Saturday, July 01, 2017


As you might remember, I'm on a mission at  Chess Tempo Blitz to get from 1700 to 2000 average. The past days I have set my current baseline at Chess Tempo: 1750. That's about the same average as a year ago, when I got an All Time High of 1806. Since Chess Tempo has no way to measure the average rating automatic, it is easier to take the All Time High, which differs about 50 rating points from the average. The next landmark then will be when the All Time High surpasses 1850.

I have assimilated a lot of new knowledge the past year, and since I haven't made any progress ratingwise, it is proven that you don't become better at tactics by gaining knowledge, once you have reached a certain plateau. Which is what we expected.

The coming time, I will work along two tracks: gaining new knowledge and put the acquired knowledge into practice. The latter I haven't tried the past year, for clarity.


  1. I just bought CT-Art 6.0 and I am loving it. It's the opposite of Chesstempo and my Combination Challenge! book. It tests you on how quickly you recognize tactics patterns, and drills them into you at the same time. With CT or my tactics book (although I have many) you have to forget everything, every pattern you ever learned, I feel, just to solve the problem.

    OTB, a lot of the little blunders are speed of board and tactical pattern-recognition. With simple problems set up like this by theme, you can drill for this; with ChessTempo, the problems are usually so complex that, if there is a pattern, it takes so long to find the pattern that it has already bypassed your quick pattern-recognition.

    The reason I got this CT-Art is because I have to move slow OTB, and then I will see deeply and avoid traps, but if I move quickly then I step into too many tactics that much lower-rated player may, consistently I might add, see faster than me. I understand that my strength/difference may come from my ability to out-analyze lower-rated players, but I can't make those "quick mistakes", which are the kinds of tactics that lower-rated players use to beat higher-rated players.

    I've never tried blitz on ChessTempo, but to do that for a rating sounds to me like banging one's head against a wall, because CT tactics are not pattern-recognition tactics, they are think it out and solve it type tactics. If I tried to blitz out CT tactics I would become demoralized quickly and all my move habits discipline would be quickly discarded. Not saying you go for speed and not solving.

    With CT, I have to do a material count, ask what last move and threats are, all of these systematic things that bypass instant pattern-recognition. I am going through all of the problems on CT-Art, including the easiest ones, don't care if it's thousands of problems. I want to make sure I recognize a mate in one, for instance, quickly, in 6 seconds or less instead of 9 seconds or more, etc. I've seen an Expert do this before, it's not as if everyone loves to solve nothing but the hard, slow problems.

    Another problem with hard problems is that you may end up only solving a few, versus a lot of easy tactics patterns in the same amount of time. So, in the end, you are improving your _calculation skills_ on CT, and may be leaving tactics _pattern recognition_ skills rustier than they should be.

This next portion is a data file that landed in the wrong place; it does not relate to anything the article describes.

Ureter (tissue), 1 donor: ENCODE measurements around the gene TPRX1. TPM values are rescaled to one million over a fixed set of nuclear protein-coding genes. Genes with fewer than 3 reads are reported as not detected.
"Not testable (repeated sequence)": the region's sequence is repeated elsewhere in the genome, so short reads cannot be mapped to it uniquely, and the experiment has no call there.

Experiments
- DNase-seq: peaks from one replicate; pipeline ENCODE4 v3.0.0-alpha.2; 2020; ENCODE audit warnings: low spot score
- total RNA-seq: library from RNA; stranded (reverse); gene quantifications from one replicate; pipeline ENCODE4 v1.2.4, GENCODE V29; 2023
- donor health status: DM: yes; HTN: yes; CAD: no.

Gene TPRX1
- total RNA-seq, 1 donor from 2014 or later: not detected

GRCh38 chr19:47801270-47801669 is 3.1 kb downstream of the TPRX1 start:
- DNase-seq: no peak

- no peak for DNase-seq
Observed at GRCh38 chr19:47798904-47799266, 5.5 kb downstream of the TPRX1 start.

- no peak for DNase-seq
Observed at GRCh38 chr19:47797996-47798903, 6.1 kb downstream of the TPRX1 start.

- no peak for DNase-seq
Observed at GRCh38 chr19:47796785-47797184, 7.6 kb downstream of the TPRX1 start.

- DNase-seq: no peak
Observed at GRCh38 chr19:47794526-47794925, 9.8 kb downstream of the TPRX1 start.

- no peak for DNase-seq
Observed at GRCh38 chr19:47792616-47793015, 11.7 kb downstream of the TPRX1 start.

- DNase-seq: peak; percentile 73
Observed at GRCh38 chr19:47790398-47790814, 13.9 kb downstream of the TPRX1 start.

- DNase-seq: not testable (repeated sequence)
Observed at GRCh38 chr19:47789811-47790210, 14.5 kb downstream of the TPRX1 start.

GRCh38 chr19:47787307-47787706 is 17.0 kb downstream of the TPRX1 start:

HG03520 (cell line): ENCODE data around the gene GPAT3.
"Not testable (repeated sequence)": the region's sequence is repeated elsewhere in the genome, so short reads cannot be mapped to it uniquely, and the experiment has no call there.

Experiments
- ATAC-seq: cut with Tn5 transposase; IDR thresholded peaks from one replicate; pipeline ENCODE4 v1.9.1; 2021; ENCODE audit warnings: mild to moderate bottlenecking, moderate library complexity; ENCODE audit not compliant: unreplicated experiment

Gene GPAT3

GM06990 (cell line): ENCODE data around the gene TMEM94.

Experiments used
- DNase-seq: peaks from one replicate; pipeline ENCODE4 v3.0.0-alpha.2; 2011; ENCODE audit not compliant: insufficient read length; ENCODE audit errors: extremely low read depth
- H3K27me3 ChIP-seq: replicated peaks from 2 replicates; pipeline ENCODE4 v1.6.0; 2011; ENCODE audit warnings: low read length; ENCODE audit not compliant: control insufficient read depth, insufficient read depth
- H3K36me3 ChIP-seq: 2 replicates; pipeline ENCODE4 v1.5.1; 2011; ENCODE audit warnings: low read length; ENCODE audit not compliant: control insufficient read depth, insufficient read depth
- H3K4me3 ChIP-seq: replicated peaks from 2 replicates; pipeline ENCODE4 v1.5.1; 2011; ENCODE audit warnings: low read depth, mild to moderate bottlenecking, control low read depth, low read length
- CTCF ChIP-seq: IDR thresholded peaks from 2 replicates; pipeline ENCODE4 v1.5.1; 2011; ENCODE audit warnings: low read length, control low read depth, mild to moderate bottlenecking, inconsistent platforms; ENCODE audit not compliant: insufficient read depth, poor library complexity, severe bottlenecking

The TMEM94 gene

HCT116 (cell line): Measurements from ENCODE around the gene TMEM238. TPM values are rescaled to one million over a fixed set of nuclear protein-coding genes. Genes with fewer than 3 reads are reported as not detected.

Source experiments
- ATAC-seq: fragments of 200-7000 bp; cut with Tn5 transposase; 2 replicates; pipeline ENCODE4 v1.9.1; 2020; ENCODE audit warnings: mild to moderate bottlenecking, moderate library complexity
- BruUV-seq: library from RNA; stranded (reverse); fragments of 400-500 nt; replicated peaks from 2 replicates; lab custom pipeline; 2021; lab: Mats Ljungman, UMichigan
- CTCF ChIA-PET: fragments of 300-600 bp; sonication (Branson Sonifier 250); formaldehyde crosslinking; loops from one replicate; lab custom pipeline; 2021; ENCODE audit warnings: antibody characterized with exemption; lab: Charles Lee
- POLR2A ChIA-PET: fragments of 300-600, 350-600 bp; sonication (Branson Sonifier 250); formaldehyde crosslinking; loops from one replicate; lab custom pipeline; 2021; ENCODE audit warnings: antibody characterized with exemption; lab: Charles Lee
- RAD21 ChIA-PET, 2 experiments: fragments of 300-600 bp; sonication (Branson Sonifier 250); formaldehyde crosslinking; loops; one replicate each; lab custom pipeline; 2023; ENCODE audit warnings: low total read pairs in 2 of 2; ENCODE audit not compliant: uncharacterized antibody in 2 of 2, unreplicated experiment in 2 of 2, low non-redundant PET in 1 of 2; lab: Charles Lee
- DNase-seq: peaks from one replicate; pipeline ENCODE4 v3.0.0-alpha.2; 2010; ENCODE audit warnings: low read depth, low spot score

Ultimately, solving complex problems, and tactical/board-vision skills are both important, and both need to be addressed. If someone only solves hard problems on CT for instance, I think their ability to play blitz at a respectable level could actually suffer from that; e.g, looking for hard problems, but missing the easy stuff. Chess is like that, you can't train in one direction only, have to train in parallel directions. Endgames are an example of another direction, some are high-rated at blitz, for example, due to their endgame skills and training. Going over games solitaire-style (I'm going over 107 Great Chess Battles by Alekhine right now) is another type of training.

    1. i think ctArt 6 contains a number of the programs including a very basic chess tactic program . the tradition 1200 ctart set which was ctart 2 and an additional 1000 mainly composed problem set that was added to later programs which became ctart4. Some of the higher level ctart problems I think you will find difficult , i look forward to hearing more as you work through them.

    2. Good, point! I am sure they will get harder and am looking forward to it. :-) For now, I'll try to do the easy ones at night, when I am tired and before I go to sleep.

      It's funny that Shirov says he's a good calculator and thus loves endgames because I feel that is what all of those 2700 players have to be good at is calculating. All these tactics are window-dressing, eye-candy to show off their calculation skills. hehe.

  2. If you haven't looked at the Help file for the 3 modes of tactics training on Chess Tempo, I suggest you do so. I didn't, and I had the wrong idea about which mode(s) to use for the training I wanted to do, until corrected by Aox. Here's the link:


    If you want no timing, use Standard mode. If you want some timing, use Mixed mode. If you want significant timing, use Blitz mode.

    I suggest randomized selection of problems from at least two or more different themes/devices, rather than massed practice that is focused on one particular theme/device. It will not "feel" as if you are making as much progress, but cognitive research says that you will better retain what you have learned if you do NOT use massed practice on one particular theme/device at a time.

  3. for my fellow tactic loving friends.